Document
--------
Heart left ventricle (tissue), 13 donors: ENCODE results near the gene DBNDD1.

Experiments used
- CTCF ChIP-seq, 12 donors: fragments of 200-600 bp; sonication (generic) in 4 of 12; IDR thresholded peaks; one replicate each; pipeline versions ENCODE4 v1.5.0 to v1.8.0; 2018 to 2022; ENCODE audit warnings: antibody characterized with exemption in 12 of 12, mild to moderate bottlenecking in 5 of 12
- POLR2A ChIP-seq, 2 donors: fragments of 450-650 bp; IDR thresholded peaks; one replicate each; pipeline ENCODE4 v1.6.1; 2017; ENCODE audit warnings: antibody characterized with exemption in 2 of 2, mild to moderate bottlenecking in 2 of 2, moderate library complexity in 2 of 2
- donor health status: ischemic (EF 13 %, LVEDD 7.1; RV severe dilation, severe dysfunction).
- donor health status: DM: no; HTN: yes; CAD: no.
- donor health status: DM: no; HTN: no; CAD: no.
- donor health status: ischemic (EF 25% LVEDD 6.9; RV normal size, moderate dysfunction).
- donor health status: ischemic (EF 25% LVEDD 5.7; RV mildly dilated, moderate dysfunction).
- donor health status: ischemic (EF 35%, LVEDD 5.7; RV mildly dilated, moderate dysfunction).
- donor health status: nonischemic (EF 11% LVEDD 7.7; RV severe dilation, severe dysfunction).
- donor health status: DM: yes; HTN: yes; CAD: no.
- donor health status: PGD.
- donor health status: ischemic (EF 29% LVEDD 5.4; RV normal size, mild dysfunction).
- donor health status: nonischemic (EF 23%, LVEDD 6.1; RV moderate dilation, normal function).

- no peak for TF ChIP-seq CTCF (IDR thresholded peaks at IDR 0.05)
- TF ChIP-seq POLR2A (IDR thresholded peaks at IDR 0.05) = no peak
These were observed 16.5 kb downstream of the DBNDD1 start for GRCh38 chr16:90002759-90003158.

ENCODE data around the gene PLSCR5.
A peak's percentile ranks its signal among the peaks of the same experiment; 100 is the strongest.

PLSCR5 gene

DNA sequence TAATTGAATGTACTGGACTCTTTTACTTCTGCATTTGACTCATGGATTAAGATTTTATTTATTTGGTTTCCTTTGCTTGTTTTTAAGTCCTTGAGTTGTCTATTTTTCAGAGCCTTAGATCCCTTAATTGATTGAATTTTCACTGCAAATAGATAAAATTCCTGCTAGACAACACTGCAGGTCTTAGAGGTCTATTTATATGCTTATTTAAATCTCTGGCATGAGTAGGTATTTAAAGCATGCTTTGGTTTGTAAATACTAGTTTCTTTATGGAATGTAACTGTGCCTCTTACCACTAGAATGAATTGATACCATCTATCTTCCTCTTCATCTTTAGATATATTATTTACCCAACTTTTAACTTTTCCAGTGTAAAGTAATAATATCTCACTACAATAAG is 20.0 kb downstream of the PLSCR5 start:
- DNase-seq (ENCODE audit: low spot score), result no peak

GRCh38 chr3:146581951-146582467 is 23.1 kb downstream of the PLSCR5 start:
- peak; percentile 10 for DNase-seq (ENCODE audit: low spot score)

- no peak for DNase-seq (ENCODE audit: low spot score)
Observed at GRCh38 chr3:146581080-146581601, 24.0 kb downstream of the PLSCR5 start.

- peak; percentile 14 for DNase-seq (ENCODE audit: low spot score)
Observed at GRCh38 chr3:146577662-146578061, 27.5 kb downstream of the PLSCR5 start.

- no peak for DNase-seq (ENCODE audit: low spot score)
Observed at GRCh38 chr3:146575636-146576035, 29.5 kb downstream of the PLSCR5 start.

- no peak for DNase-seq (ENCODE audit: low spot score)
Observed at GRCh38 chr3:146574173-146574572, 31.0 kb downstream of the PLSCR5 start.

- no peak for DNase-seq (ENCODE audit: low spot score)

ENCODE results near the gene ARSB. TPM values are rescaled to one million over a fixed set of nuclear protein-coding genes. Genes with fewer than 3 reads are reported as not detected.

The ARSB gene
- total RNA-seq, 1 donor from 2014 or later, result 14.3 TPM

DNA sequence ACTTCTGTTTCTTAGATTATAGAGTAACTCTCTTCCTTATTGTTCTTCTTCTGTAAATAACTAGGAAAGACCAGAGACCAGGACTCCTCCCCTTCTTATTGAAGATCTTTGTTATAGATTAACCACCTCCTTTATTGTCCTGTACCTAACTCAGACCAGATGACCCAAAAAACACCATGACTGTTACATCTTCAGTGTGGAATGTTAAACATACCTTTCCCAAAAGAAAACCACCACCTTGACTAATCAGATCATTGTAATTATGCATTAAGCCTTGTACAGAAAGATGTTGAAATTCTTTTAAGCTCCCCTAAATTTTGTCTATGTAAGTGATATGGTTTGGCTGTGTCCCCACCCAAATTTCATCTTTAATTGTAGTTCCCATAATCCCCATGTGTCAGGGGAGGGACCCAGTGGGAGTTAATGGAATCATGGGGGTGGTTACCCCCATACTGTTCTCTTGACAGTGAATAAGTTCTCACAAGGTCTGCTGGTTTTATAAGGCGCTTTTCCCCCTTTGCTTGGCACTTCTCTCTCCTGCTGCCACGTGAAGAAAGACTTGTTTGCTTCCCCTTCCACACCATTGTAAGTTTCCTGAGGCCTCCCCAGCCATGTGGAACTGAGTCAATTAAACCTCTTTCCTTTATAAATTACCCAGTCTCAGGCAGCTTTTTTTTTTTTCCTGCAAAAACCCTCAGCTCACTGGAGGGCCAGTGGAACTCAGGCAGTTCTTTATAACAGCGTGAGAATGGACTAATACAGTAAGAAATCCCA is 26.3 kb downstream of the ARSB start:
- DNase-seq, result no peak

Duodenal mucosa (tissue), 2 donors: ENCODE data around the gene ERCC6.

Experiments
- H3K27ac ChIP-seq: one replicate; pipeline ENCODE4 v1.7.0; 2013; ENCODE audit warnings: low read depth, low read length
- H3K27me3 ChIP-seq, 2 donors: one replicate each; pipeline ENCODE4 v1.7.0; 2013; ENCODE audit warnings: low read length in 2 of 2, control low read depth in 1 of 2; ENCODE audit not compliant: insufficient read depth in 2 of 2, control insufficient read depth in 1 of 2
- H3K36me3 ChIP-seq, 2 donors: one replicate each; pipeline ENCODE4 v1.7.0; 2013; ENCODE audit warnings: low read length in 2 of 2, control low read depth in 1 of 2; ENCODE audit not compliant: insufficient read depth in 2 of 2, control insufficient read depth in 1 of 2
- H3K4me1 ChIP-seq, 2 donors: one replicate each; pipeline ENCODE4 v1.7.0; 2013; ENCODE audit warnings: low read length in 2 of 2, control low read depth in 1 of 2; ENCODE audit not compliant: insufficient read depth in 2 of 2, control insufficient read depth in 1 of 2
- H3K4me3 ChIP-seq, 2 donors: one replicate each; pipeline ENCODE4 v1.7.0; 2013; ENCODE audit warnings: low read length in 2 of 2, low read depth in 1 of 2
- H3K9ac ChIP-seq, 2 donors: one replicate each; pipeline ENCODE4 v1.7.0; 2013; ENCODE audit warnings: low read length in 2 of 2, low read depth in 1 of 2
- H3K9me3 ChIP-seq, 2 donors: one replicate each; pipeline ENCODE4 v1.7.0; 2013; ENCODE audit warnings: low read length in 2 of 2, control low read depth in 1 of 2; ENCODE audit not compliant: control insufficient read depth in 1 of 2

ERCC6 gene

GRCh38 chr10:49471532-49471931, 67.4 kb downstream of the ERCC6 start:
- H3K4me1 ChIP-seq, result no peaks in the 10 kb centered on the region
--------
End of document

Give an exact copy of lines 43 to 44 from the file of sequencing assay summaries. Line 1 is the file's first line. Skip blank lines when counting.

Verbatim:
- H3K27me3 ChIP-seq, 2 donors: one replicate each; pipeline ENCODE4 v1.7.0; 2013; ENCODE audit warnings: low read length in 2 of 2, control low read depth in 1 of 2; ENCODE audit not compliant: insufficient read depth in 2 of 2, control insufficient read depth in 1 of 2
- H3K36me3 ChIP-seq, 2 donors: one replicate each; pipeline ENCODE4 v1.7.0; 2013; ENCODE audit warnings: low read length in 2 of 2, control low read depth in 1 of 2; ENCODE audit not compliant: insufficient read depth in 2 of 2, control insufficient read depth in 1 of 2